Less than a week after players at the U.S. Open were infected with a virus believed to be caused by norovirus, tennis’ governing bodies have urged them to get a vaccination. Since the tournament finished on Sept. 10, that advice has been reiterated to the entire tournament field. A lack of vaccinations in older players prompted a shake-up in the U.S. Tennis Association’s $35 million ad campaign, which features a number of shots rather than slogans such as “Try It. Love It. Win It.”
The news comes one week after Billie Jean King cautioned players not to get “emotional about getting the vaccine,” suggesting that concerns about the legal implications of not getting vaccinated were overblown. However, other voices have been more vocal in their desire to ensure that players who are susceptible to norovirus — which is more dangerous for adults than young children and generally in most cases can be overcome with an antiviral shot — can properly prepare for the next tournament.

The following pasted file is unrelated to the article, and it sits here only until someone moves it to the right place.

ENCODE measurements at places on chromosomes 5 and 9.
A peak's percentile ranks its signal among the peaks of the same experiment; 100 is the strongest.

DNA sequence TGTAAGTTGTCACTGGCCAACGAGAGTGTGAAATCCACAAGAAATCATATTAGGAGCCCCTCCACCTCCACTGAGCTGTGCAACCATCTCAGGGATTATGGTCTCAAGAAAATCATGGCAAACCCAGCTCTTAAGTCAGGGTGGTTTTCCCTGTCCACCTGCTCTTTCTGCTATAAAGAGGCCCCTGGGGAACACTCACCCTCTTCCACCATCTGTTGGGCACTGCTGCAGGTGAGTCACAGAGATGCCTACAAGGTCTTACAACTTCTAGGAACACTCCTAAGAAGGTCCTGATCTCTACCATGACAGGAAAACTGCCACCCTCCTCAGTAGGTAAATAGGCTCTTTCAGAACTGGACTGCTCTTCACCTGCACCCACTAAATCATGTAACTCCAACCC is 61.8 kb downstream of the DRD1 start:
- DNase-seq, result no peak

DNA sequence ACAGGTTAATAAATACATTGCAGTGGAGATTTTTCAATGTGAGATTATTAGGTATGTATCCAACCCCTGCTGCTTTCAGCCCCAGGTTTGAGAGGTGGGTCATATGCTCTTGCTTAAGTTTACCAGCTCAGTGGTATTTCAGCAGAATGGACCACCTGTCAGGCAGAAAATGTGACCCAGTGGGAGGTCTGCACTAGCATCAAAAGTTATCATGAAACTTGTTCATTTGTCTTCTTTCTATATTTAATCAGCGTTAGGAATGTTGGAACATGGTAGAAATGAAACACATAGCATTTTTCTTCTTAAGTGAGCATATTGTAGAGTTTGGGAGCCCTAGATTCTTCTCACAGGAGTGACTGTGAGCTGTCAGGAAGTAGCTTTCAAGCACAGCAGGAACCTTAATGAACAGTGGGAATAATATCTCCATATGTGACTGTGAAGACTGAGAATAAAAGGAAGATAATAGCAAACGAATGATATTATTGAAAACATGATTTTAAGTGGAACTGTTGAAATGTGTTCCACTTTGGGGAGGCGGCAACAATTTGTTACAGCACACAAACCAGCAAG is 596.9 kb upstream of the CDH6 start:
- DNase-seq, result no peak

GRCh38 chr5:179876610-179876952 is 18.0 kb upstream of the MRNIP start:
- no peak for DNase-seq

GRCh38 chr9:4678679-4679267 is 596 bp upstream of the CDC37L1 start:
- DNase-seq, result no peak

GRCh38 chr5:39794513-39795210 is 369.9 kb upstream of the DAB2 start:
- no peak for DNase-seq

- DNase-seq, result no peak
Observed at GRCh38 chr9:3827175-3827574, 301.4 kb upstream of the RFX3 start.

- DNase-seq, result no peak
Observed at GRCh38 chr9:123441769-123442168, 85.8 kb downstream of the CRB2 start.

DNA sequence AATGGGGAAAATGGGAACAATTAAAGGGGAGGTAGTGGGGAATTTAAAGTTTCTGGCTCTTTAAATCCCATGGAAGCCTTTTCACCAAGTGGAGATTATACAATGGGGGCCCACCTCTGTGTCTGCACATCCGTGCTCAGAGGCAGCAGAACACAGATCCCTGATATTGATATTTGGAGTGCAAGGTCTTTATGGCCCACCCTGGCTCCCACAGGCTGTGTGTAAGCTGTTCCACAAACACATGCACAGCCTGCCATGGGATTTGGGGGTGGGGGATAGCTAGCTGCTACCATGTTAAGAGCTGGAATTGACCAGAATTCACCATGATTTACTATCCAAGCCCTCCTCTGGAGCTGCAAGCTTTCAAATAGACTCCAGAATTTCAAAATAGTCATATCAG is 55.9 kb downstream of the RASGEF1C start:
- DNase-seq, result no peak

“If you do go into the second round, people will think, ‘Oh, my God, why didn’t you get the vaccine?’” Cate Campbell, who entered the U.S. Open after being infected with norovirus, told reporters on Tuesday. “Who is it that is judging? And I guess that’s our way of giving a answer by having no health guidelines and saying ‘Fine, you can play and be healthy or not.’”
Sam Stosur has said that the need for more awareness about the disease, which is spread easily in eating establishments such as restaurants and hotels, “sort of stinks a little bit” because it encourages “people to think that you can spread it by just touching someone after dining.”
Read the full story at The New York Times.
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